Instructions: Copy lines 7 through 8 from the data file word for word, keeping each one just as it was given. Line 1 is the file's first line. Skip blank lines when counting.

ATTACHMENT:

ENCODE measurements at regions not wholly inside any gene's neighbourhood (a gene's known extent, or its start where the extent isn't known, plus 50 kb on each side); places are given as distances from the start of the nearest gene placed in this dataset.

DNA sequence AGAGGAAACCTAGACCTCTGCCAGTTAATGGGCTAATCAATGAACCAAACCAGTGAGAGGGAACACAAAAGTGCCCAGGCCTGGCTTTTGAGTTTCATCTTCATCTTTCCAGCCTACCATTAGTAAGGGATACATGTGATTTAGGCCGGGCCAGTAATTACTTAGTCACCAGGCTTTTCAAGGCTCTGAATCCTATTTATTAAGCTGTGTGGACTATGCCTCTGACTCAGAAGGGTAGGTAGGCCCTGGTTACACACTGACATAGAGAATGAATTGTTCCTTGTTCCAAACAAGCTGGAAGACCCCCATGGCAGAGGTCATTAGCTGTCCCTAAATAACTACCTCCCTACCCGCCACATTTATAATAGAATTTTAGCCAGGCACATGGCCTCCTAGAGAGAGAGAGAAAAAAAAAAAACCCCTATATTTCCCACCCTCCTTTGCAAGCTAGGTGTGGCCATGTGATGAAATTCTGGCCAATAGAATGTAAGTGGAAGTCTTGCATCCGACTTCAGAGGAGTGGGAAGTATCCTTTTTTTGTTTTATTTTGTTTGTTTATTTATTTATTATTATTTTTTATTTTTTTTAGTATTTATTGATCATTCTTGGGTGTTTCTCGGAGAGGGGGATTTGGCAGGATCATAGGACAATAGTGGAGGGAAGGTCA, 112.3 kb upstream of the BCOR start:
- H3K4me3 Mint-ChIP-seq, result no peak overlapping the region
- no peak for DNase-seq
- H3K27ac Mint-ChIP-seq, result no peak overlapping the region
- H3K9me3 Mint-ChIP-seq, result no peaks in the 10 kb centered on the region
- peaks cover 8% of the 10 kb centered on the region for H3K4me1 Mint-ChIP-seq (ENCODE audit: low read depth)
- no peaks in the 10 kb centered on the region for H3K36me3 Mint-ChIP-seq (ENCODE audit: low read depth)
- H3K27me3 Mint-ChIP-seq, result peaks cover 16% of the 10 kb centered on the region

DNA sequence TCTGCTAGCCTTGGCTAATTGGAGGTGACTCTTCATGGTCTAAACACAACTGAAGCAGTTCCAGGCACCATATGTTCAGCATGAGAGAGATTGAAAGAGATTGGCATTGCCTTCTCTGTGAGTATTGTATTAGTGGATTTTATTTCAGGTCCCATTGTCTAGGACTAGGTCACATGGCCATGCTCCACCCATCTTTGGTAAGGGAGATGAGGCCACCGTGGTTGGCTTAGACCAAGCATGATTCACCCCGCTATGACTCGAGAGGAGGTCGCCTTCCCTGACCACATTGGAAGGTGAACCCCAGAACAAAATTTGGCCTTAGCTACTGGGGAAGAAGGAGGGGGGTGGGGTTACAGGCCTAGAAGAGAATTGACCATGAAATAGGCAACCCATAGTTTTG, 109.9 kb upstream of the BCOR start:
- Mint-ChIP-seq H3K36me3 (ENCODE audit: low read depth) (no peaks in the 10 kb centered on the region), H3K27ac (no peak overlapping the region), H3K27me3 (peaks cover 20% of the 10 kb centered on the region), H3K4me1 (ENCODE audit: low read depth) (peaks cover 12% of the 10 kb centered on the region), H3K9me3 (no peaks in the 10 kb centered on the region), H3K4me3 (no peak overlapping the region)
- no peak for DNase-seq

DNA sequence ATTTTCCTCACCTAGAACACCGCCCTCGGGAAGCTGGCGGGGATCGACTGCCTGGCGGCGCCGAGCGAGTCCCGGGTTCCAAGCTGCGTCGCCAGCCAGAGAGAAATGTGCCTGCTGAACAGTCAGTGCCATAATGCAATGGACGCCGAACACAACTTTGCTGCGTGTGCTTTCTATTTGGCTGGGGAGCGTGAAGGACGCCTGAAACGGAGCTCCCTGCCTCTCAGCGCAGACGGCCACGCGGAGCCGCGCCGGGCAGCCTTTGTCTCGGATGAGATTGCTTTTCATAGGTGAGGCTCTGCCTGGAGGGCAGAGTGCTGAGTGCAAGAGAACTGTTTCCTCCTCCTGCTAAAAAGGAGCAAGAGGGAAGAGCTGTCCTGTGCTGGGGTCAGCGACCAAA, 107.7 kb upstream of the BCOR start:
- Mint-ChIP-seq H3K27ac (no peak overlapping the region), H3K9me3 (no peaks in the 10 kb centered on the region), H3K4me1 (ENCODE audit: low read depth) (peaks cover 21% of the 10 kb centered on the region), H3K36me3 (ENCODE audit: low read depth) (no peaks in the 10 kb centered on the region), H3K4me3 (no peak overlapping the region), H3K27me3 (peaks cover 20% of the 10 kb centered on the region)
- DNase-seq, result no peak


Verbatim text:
- peaks cover 8% of the 10 kb centered on the region for H3K4me1 Mint-ChIP-seq (ENCODE audit: low read depth)
- no peaks in the 10 kb centered on the region for H3K36me3 Mint-ChIP-seq (ENCODE audit: low read depth)